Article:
But maybe they’re onto something here. What’s wrong with a little wonder? A little magic in our day?

I’m part Irish – I could pass for a leprechaun.

And what fun it was! It brightened their afternoon. It brightened MY afternoon more than I had anticipated.

And they shared that joy with me.

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Filed under children, Growing Up

There’s A Fresh Coat Of Paint At Jane’s Today

Things were getting a little dull over here. I took a look around my blog and I thought, “Hmmm. New curtains? Maybe a fresh coat of paint? What would this chair look like over here?” And then Kristen from Motherese came to my rescue.

“Let’s trade spaces,” she suggested. And I heartily agreed!

As a part of Amy’s “Won’t You Be My Neighbor?” meme, we decided to switch things up a bit together. It always helps to have a friend’s discerning eye and gentle charm to spruce things up at your blog. And Kristen is just the blogger to help me.

You can find me over at her place, sharing a favorite post. And just a few lines down you’ll find her wonderful words. Her blog is a welcoming place that shares the joys and strains of motherhood.  She encourages frank, honest discussion and loving support. One of my favorite daily reads, I just know you’ll love her, too.

Please give a warm welcome to Kristen.

What Do You Want To Be When You Grow Up?

Have you ever played the Game of Life?  My older brother and I played constantly, both of us longing to land on one of the squares at the beginning of the game that entitled us to a career as a lawyer or a doctor (and the $50,000 annual salary that went with it – I guess lawyers and doctors weren’t making the big bucks back in the 80s).  In the Game of Life – and probably in more lives in general a few decades ago – you steered your car along a predetermined course, collecting paychecks and children, all the way to retirement (at which point, if I recall correctly, you could trade in your kids for cash…but that’s a topic for another post entirely).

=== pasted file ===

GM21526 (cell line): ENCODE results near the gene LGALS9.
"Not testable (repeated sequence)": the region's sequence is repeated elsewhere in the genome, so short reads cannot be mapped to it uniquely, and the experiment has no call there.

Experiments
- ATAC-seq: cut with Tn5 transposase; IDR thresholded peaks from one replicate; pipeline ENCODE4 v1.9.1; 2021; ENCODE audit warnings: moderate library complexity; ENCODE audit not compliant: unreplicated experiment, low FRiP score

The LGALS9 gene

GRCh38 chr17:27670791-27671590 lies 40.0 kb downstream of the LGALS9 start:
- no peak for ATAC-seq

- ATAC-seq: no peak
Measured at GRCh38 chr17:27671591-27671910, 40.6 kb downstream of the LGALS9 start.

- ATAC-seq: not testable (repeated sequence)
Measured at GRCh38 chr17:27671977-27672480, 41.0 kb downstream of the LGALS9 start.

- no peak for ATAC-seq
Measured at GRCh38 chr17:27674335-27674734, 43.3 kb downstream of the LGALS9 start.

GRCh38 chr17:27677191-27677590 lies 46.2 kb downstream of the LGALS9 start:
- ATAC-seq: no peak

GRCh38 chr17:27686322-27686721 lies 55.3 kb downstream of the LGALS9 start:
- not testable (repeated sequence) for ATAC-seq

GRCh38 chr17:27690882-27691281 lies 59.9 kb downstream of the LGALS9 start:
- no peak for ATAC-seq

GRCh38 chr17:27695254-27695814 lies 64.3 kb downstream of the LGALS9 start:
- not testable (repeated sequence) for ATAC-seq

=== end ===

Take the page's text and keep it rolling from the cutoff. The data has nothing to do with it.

Yesterday I read a version of a statistic that I’d seen before, but it surprised me nonetheless: according to the U.S. Department of Labor, the average American worker will change careers 3-5 times during her lifetime.  Not jobs.  Not 9th grade social studies teacher at Franklin D. Roosevelt High, then 10th grade world history teacher at Oak Hill Regional, then 12th grade economics teacher at Shelburne Community.  Careers.  Teacher.  Then Astrophysicist.  Then City Comptroller.  (Okay, maybe not exactly, but you get the picture.)

As a kid, like my persona in the Game of Life, I often defaulted to the idea of being a lawyer.  All of my dad’s siblings were lawyers.  They liked to talk.  I liked to talk.  I also liked the idea of making $50,000 a year and wearing suits to work.  I liked the show L.A. Law.  But in college I passed that torch off to many (most?) of my friends who headed off to law school after graduation while I headed instead to a different sort of classroom – one in which I’d be a teacher instead of a student.  That’s where I went and that’s where I stayed until Big Boy was born.  A few different jobs, but the same career.

And now I’m 32.  I’ve had one career so far.  I liked it.  I even loved it sometimes.  But right now I don’t see myself going back to it.  And, according to the Labor Department, I need at least two more careers to qualify as average.  So I have to ask myself: What do I want to do when I grow up?

And you know what?  I have no idea.  No clue what I want to do next.

Right now I’m a mother.  And that certainly takes a lot of doing.  But what else do I want to do?  Well, I want to read the stack of books that’s been sitting on my bedside table since last Christmas.  I want to wake up one morning to something other than the sound of a baby crying.  I want to go back to Paris – with Husband, but without the wee ones.  I want to get a massage.  A long massage.

Actually, most of my want-to-do’s have to do with states of being – how I’ve been in a different place in time, how I want to be – rather than what I want to do.  And I realize that maybe the question that matters isn’t, What do I want to do?, but rather, What do I want to be?

And what do I want to be?  I want to be present.  I want to be satisfied.  I want to be fulfilled.  I want to be heard.  I want to be happy.

I still don’t know what career space I want to land on in my own personal game of life.  I still don’t know how the doing can get me to the being.  No, I still don’t know what I want to do, but I’m getting closer to knowing what I want to be.

What do you want to do when you grow up?  What do you want to be?